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NewsWhat is Mazda i-ACTIV and Why It's Better Than It Should Be

What is Mazda i-ACTIV and Why It’s Better Than It Should Be

In the world of all-wheel drive systems, there are two major categories: full-time and active. Mazda’s i-ACTIV is the latter.

Normally, full-time AWD is the right way to go to take on tough road conditions. Active or more accurately reactive AWD systems like the Mazda i-ACTIV system tend to not do so well when the weather really gets out of hand. For the last few weeks in Montreal, the weather has gotten out of hand.

A mix of rain, freezing rain, tons of snow and huge temperature fluctuations has created at lasagna of ice and snow layers on our roads and parking lots. Our biggest snow storm of the year this week has left us with massive snowbanks that cover cars up to the side windows.

The basic equation to get out of situations like this is that all-wheel drive will always be better than front-wheel drive and rear-wheel drive, but full-time all-wheel drive will always be better than active all-wheel drive. That said, the Mazda CX-9 with i-ACTIV that we’ve been reviewing for a few weeks now managed just fine and left us wondering about Mazda’s all-wheel drive system. So let’s take a closer look.

2019 Mazda CX-9 vs 2019 Subaru Ascent Quick Comparison

How Mazda i-ACTIV Works

The i-ACTIV system, like most active AWD systems, starts as your basic front-wheel drive setup. The engine’s power is sent to the front wheels when the road is clear and no slippage is detected. Sensors monitor the wheels and can send power the rear axle when needed to recover grip.

Mazda’s i-ACTIV also monitors driver inputs, windshield wiper usage, how much torque is needed to move the vehicle forward and a variety of other variables to allocate torque between the axles appropriately.

The advantage of this type of system over a full-time all-wheel drive setup is better fuel economy. When AWD is not needed, the vehicle behaves like a FWD model and fuel consumption goes down. Even in winter, we don’t need all-wheel drive all the time. Most of the time, road conditions are decent and we like our fuel consumption to reflect that.

2019 Mazda CX-5 Signature First Drive: It Finally Gets The Sportiness it Deserved

On the flip side, active all-wheel drive systems can be slow to react and detect a loss of grip. Behind the wheel, you’ll feel your vehicle slipping for a short instant which can be annoying. We buy an AWD vehicle for the confidence it provides on a snowy or icy road. We don’t want to feel our car or SUV slipping.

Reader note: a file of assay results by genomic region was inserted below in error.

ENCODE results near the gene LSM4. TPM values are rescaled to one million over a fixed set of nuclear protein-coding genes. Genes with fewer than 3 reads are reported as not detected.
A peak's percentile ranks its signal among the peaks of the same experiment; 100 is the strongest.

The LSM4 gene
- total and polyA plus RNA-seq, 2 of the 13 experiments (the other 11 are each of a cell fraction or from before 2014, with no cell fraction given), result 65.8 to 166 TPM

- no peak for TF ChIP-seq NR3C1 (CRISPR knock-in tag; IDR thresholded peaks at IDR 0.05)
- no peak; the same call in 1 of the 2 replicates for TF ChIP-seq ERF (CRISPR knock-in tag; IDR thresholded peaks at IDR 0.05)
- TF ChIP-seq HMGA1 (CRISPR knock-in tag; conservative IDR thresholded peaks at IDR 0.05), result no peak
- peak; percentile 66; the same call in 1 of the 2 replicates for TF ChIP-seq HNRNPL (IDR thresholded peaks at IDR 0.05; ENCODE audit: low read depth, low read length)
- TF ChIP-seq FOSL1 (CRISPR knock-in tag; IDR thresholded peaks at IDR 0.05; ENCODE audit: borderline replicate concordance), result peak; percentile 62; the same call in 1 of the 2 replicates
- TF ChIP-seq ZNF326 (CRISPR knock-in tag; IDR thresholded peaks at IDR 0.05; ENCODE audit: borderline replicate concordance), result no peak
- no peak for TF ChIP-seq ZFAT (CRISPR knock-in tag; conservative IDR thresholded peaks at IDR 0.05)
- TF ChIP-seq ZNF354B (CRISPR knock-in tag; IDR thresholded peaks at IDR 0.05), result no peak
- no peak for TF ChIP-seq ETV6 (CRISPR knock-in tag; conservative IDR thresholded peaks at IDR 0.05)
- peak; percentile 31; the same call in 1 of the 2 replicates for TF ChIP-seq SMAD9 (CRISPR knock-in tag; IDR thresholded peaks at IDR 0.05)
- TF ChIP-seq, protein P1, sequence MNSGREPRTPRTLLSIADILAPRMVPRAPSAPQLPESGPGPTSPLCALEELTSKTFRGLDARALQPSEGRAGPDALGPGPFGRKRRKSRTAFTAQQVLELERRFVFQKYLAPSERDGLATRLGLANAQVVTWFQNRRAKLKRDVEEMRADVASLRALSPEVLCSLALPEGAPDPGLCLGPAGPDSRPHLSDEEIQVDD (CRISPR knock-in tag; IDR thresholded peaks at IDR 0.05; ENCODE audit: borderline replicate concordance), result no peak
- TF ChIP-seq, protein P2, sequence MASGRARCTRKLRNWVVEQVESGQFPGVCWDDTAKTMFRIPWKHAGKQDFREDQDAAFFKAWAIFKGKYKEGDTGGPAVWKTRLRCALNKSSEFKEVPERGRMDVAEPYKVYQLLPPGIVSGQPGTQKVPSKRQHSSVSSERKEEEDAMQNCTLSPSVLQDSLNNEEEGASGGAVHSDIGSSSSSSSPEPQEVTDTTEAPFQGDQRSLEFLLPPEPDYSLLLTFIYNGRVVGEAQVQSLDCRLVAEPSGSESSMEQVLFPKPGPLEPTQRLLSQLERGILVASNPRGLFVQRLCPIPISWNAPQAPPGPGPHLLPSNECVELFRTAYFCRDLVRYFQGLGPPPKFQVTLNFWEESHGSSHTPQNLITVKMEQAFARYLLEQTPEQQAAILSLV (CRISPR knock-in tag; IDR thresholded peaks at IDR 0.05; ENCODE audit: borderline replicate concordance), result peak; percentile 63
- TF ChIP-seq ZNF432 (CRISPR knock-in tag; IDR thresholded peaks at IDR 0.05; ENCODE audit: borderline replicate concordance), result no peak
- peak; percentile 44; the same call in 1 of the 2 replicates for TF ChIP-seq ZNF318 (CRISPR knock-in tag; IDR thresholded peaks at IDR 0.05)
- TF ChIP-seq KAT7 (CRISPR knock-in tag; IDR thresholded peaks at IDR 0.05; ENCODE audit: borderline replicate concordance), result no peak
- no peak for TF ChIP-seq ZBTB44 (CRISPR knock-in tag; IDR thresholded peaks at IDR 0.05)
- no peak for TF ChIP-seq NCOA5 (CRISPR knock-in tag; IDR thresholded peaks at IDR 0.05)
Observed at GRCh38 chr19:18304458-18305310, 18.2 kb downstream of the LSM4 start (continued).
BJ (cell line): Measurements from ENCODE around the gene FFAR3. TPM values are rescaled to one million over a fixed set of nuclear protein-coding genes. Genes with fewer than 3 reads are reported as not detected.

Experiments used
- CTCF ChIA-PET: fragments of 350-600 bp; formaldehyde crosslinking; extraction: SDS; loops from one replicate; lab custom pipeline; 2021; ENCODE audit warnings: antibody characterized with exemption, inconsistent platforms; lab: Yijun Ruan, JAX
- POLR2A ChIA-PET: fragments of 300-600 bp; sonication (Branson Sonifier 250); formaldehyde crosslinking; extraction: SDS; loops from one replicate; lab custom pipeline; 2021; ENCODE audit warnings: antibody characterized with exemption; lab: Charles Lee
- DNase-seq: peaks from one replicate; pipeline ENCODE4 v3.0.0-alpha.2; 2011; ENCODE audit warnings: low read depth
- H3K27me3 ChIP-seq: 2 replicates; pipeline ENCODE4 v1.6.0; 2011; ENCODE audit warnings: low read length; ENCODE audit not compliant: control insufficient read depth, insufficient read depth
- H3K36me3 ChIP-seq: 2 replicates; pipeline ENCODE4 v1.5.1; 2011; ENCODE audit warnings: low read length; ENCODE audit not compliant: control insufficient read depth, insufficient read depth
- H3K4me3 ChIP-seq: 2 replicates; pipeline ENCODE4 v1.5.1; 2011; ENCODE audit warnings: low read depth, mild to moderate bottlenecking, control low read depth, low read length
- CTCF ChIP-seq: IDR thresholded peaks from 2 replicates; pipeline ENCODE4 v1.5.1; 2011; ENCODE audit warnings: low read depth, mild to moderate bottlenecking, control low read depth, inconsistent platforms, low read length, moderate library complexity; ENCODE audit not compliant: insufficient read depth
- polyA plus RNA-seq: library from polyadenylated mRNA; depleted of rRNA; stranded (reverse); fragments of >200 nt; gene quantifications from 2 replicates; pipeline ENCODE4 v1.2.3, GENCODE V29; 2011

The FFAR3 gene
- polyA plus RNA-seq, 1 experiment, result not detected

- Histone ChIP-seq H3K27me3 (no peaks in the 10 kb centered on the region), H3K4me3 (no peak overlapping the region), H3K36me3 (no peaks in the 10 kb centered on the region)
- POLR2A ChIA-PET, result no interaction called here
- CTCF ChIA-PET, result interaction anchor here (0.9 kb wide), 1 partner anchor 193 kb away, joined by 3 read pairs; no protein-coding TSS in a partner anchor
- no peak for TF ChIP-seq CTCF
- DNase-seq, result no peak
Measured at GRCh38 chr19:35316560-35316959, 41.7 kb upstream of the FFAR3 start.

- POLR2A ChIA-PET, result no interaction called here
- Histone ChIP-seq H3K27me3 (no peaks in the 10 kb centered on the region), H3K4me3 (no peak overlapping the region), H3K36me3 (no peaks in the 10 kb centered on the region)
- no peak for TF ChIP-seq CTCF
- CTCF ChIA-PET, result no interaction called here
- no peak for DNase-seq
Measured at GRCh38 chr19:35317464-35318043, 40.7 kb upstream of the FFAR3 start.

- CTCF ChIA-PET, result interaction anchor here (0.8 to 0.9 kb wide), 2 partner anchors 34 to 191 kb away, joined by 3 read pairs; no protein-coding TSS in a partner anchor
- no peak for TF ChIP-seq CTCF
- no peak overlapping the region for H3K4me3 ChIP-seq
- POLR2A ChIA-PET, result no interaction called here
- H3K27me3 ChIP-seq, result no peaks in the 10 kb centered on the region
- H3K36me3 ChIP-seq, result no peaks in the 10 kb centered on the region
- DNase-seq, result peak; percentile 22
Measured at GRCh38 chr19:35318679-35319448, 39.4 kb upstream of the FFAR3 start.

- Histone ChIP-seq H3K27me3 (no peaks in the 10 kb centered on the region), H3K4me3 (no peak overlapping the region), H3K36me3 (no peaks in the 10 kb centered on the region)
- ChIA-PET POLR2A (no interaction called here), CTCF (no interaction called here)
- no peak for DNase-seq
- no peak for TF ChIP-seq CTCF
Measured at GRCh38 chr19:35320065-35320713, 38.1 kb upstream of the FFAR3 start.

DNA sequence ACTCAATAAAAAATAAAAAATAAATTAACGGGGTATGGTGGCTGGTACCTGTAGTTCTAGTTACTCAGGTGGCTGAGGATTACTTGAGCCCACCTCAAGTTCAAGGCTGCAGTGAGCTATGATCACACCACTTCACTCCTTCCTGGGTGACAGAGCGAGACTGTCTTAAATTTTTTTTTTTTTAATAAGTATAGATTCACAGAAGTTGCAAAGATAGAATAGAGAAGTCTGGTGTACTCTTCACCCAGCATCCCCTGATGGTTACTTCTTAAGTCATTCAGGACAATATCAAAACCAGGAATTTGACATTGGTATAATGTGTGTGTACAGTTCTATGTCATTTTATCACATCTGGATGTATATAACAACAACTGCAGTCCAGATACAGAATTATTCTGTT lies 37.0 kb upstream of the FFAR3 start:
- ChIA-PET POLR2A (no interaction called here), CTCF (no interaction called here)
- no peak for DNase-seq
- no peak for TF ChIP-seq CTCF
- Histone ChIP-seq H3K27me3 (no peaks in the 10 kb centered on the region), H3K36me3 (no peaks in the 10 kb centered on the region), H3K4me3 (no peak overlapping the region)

That’s what we liked about our Mazda CX-9 and its i-ACTIV system. Not once did we feel it hesitate and not once did we have any issues getting passed some of the weather-related challenges we had to face this week.

Mazda i-ACTIV
2019 Mazda CX-5 Signature | Photo: Louis-Philippe Dube

These include a 3-foot snow wall left in front of our driveway by the snow plow, a relatively steep and ice-covered entrance into a parking lot, and a parking spot on the side of a street in downtown Montreal which was covered in about a foot of snow. We got in, out, and over these obstacles without ever feeling like i-ACTIV was overthinking.

We wouldn’t go as far as telling you the Mazda CX-9 system is more effective than the Subaru Ascent’s symmetric full-time AWD, but we’d put the Mazda’s system ahead of the Honda Pilot and Nissan Pathfinder.

Mazda CX-9 Images Gallery


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Charles Jolicoeur
Charles Jolicoeur
Charles Jolicoeur was studying to be a CPA when he decided to drop everything and launch a car website in 2012. Don't ask. The journey has been an interesting one, but today he has co-founded and manages 8 websites including and as General Manager of NetMedia360. He also sits on the board of the Automotive Journalists Association of Canada. Send me an email



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